Martin Heidegger and Michel Foucault are two of the most important and influential thinkers of the twentieth century. Each has spawned volumes of secondary literature and sparked fierce, polarizing debates, particularly about the relationship between philosophy and politics. And yet, to date there exists almost no work that presents a systematic and comprehensive engagement of the two in relation to one another. The World of Freedom addresses this lacuna.
Neither apology nor polemic, the book demonstrates that it is not merely interesting but necessary to read Heidegger and Foucault alongside one another if we are to properly understand the shape of twentieth-century Continental thought. Through close, scholarly engagement with primary texts, Robert Nichols develops original and demanding insights into the relationship between fundamental and historical ontology, modes of objectification and subjectification, and an ethopoetic conception of freedom. In the process, his book also reveals the role that Heidegger's reception in France played in Foucault's intellectual development—the first major work to do so while taking full advantage of the recent publication of Foucault's last Collège de France lectures of the 1980s, which mark a return to classical Greek and Roman philosophy, and thus to familiar Heideggerian loci of concern.
About the author
Robert Nichols is Assistant Professor of Political Theory at the University of Minnesota.
"Robert Nichols' basic idea is an interesting one: viewing Foucaults 'care of the self' as a successful historicizing of Heidegger's existential analytic of care offers us a powerful alternative to the 'prevailing (Kantian) tradition['s problematic] model of freedom as autonomous rational willing.' . . . [He] provides clear and thoughtful reconstructions of Heidegger's and Foucault's attempts to develop a situational account of freedom, while engaging some other, in Nichols' view, less successful attempts by Herbert Marcuse and Axel Honneth to develop Heideggerian alternatives to the prevailing Kantian tradition . . . There is much to learn from Nichols' account of Foucault's historical ontology and how it leads us to a more politically helpful understanding of freedom. Similarly, many will be interested in how Nichols reads Foucault along with Heidegger, showing how each helps us to understand the other."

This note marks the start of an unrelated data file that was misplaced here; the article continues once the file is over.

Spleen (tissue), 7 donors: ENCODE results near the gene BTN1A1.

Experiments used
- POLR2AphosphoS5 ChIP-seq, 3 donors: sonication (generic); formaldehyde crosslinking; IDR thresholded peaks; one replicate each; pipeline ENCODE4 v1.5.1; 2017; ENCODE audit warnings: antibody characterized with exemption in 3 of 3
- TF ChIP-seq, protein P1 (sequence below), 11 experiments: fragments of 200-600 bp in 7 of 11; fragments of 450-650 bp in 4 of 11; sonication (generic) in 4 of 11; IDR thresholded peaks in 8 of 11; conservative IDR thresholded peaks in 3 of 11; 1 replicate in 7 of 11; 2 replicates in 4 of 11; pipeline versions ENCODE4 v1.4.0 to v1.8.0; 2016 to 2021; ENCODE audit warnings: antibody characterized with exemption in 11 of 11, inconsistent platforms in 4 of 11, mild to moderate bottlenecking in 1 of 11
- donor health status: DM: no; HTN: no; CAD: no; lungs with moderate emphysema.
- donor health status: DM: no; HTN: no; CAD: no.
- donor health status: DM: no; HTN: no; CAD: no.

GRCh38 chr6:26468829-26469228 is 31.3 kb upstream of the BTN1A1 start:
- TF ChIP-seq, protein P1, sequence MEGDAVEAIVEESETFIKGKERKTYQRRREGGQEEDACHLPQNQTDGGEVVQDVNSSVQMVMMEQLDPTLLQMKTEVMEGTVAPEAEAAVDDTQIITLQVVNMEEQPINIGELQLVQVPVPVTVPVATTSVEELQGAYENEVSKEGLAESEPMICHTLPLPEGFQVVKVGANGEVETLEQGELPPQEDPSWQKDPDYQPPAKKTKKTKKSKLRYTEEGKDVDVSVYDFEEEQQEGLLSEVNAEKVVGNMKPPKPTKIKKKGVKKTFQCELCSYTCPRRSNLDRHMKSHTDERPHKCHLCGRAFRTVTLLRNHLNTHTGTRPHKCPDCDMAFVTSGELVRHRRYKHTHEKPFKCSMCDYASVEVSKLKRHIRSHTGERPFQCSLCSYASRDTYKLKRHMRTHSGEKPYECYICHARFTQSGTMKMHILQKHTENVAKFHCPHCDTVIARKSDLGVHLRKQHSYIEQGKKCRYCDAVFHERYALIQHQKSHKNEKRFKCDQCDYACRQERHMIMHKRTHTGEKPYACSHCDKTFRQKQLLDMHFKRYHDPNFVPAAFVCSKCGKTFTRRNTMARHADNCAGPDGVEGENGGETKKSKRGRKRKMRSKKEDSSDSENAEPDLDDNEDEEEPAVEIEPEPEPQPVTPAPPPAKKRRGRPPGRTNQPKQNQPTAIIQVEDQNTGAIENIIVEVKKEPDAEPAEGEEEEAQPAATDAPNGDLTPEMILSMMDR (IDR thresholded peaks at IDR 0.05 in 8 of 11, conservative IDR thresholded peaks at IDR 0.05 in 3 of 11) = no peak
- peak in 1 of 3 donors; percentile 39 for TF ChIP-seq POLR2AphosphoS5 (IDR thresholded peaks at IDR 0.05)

—Alan D. Schrift, Notre Dame Philosophical Reviews
"Robert Nichols makes a powerful case for reading the late Foucault in the light of Heidegger's conception of freedom. His masterful demonstration of their convergences not only shows how Foucault's historical ontology of human subjectivity complements Heidegger's account of the historicity of Being, it transforms our understanding of the political significance of Foucault's genealogies. The World of Freedom is a valuable contribution to Heidegger scholarship, Foucault studies, and to the understanding of key Continental political philosophical concepts."
—Paul Patton, University of New South Wales
"This book breaks new ground in an underdeveloped area of both Foucault and Heidegger studies and advances current debates within critical theory. While clearly appreciating Foucault's departures from Heidegger, Robert Nichols makes the case that Foucault and Heidegger share an understanding of freedom as an ethical relationship to our world of practical engagements. Moving beyond comparative exegesis, he argues that Foucault's later writings on 'spiritual' practices of the self offer a more compelling critical response to the problem of reification than Hegelian appeals to recognition."
—Jana Sawicki, Williams College